Ad execs disparage iAds over Apple’s ‘slow, cocky and downright stingy’ approach

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iAd, Apple’s advertising platform, continues to struggle to gain traction and retain big name advertisers. A new report by industry publication Advertising Age claims that Madison Avenue media buyers are unimpressed by the performance of iAds, which they contributed to Apple’s “slow, cocky and downright stingy” approach to ad sales.

The problem boils down to Apple’s lack of understanding of advertising as a relationship-driven business…

The story cites examples of Apple’s and Amazon’s failing ad businesses, Apple’s being “too pushy” as the company remains “too reticent to foster relationships”. It disparages both Amazon and Apple as being too “slow, cocky and downright stingy.”

The publication claims to have interviewed a dozen people, including high-level executives at Apple and Amazon and eight agency and marketing services execs who work closely with both companies.

“Apple and Amazon struggled with the concept of selling ads in the first place,” the report has it, with one ad sales exec reportedly telling Advertising Age that “Apple doesn’t even have official sales targets for its ad business”.

Here’s an excerpt from the report:

The lack of data both companies deliver is frustrating for marketers because these notoriously opaque giants sit atop incredible troves of information about what consumers actually buy and like, as well as who they are and where they live.

One person familiar with the situation exec said Apple’s refusal to share data makes it the best-looking girl at the party, forced to wear a bag over her head.

Apple’s always been reluctant to share customer data with third-parties.

When the firm announced in-app subscriptions, publishers of digital magazines, newspapers and other periodicals complained about Apple’s unwillingness to share anonymised behavioural data about folks who subscribe to their digital products via iTunes, but Apple wouldn’t budge.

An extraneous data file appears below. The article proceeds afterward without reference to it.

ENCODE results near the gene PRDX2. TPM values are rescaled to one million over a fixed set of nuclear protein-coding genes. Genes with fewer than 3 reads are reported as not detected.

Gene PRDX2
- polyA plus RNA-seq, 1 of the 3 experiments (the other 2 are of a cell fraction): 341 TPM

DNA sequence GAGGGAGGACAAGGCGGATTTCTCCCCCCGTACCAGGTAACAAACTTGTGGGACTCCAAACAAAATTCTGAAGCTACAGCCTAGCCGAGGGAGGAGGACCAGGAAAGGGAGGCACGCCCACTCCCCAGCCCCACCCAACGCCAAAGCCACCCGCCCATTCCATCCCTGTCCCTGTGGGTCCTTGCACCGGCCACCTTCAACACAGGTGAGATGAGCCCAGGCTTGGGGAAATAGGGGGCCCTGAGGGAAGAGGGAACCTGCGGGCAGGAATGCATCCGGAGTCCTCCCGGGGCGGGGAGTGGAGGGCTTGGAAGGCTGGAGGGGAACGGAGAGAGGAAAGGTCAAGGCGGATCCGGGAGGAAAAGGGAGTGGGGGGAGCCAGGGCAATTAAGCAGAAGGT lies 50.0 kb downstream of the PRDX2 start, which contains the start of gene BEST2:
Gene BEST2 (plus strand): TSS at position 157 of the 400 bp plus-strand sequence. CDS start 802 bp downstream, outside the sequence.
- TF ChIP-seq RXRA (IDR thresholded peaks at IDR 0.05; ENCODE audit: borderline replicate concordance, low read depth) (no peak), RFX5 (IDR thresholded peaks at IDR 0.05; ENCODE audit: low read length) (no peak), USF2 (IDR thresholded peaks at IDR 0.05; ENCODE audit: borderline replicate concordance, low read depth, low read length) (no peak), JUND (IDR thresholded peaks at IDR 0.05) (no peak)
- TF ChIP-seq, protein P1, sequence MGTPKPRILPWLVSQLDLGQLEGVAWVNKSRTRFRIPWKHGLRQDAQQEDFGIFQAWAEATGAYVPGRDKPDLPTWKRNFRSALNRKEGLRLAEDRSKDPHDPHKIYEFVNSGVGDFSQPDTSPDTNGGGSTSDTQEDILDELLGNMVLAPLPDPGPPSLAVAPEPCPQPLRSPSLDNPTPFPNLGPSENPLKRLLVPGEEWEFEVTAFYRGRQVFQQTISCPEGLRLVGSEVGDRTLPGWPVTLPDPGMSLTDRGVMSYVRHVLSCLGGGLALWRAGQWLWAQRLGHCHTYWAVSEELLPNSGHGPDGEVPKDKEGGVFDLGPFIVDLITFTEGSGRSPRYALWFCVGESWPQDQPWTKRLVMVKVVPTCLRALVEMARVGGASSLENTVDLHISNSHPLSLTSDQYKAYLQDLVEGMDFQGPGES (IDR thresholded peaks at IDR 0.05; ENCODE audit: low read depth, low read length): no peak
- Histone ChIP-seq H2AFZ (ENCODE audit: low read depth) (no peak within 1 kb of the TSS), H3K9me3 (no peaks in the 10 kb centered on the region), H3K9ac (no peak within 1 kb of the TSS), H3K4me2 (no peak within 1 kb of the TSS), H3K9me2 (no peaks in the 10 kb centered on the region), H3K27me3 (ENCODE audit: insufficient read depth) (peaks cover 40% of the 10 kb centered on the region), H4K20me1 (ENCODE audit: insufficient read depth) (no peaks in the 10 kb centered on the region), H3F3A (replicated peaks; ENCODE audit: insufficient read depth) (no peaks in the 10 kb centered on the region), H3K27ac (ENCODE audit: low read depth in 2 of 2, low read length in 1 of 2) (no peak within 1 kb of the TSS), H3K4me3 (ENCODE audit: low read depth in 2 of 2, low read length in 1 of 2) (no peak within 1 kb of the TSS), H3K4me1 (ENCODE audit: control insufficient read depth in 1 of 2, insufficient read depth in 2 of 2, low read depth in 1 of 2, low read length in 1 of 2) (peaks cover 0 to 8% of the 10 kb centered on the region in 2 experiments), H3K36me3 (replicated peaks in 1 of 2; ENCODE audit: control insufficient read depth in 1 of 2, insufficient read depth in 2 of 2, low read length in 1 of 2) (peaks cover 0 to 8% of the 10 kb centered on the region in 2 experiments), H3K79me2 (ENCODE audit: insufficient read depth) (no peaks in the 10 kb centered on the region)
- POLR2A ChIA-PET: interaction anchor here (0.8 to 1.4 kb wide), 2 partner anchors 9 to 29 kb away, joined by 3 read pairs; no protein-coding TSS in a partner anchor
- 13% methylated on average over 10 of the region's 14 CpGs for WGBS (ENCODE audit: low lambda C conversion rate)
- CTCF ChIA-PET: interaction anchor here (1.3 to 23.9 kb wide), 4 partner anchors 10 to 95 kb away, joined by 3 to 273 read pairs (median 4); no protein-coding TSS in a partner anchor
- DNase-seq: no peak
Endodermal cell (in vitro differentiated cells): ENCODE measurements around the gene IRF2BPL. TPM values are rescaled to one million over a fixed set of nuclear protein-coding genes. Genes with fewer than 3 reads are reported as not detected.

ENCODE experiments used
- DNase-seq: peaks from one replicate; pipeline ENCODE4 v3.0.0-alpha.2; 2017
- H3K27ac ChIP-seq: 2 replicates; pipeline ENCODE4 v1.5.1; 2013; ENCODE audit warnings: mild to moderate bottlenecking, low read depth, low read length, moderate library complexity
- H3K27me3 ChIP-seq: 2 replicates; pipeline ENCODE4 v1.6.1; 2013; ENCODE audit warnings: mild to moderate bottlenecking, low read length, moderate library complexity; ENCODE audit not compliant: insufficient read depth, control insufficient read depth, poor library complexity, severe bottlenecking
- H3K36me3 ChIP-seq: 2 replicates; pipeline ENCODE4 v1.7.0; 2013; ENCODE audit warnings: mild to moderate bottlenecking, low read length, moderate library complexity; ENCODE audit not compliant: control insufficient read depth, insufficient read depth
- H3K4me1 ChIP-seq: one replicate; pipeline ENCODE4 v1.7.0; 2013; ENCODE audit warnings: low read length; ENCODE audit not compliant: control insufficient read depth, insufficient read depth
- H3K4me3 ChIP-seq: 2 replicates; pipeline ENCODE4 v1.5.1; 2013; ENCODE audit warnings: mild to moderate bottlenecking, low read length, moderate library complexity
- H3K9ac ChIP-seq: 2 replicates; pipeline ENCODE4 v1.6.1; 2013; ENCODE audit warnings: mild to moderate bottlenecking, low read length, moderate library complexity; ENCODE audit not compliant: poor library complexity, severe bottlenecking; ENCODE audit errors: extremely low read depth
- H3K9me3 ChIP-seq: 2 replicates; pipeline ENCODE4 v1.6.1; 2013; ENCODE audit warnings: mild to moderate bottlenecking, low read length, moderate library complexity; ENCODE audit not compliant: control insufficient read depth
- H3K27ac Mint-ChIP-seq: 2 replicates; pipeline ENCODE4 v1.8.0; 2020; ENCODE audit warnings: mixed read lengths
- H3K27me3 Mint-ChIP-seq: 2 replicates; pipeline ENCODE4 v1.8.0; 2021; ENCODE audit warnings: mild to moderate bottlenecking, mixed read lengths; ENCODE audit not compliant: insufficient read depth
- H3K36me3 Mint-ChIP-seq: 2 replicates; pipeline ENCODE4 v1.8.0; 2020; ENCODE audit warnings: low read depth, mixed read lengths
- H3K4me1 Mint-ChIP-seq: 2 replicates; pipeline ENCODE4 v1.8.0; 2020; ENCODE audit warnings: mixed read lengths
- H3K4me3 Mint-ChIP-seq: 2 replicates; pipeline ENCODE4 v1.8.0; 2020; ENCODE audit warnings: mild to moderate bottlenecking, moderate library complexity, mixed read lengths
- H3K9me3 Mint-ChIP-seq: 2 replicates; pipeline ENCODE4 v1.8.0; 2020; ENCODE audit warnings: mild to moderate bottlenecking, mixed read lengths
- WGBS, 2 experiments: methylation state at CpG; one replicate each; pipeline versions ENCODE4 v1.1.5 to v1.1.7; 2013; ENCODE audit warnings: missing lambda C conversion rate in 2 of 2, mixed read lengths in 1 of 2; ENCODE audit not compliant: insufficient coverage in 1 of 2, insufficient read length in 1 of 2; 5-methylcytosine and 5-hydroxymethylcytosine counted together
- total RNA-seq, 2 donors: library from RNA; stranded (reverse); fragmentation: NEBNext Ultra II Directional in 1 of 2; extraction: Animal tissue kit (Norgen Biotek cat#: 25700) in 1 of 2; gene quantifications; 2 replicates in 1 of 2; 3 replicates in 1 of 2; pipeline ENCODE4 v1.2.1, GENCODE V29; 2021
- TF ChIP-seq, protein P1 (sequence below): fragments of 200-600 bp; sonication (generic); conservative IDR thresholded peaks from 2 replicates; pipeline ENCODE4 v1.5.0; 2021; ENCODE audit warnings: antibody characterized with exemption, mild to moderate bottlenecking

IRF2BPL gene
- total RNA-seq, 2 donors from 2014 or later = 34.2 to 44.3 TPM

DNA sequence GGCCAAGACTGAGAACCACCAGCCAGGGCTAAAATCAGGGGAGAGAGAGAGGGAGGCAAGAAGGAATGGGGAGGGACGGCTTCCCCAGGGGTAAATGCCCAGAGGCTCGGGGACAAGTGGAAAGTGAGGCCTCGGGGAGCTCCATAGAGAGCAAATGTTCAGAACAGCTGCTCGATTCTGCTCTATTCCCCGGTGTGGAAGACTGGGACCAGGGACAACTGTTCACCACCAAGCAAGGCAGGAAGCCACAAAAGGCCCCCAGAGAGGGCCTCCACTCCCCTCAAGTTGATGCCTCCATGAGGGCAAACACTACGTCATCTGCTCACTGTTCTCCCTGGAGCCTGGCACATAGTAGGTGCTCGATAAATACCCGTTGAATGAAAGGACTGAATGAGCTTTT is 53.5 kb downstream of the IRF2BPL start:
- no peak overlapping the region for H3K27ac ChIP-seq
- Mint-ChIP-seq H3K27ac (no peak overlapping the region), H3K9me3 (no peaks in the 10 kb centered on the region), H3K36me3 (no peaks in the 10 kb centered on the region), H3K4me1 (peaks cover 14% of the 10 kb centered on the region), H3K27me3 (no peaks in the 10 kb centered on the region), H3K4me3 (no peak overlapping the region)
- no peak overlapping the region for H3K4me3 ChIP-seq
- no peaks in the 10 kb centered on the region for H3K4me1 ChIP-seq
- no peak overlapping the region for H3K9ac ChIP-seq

Cary Tilds, chief innovation officer for GroupM, said that Apple doesn’t have a big sales team because “it’s not their main focus to tell everyone in the world how amazing advertising in iAd is”.

Google led 2013 digital-ad revenue with a whopping $17 billion in ad sales, followed by Facebook ($3.2 billion), Amazon ($614 million) and Apple ($258 million), though it should be noted that Apple does not sell online display advertising or search ads.

iAds can be seen in iPhone and iPad applications, provided their respective developers have opted to implement Apple’s platform instead of Google’s AdMob/AdSense or competing ad services.

iAd also powers iTunes Radio ads, which signed up a bunch of high-profile advertisers following its September 2013 public debut.

Some of the iTunes Radio advertisers include such brands as Macy’s McDonald’s, Nissan, Pepsi, Procter & Gamble and more. The report praises Apple for collaborating with Pepsi on a branded radio station.

The collaboration is being described as “a rare privilege in a universe that typically forbids logos other than the one depicting bitten fruit,” perhaps ushering in a new era of a more flexible Apple that pays more attention to what advertisers really want.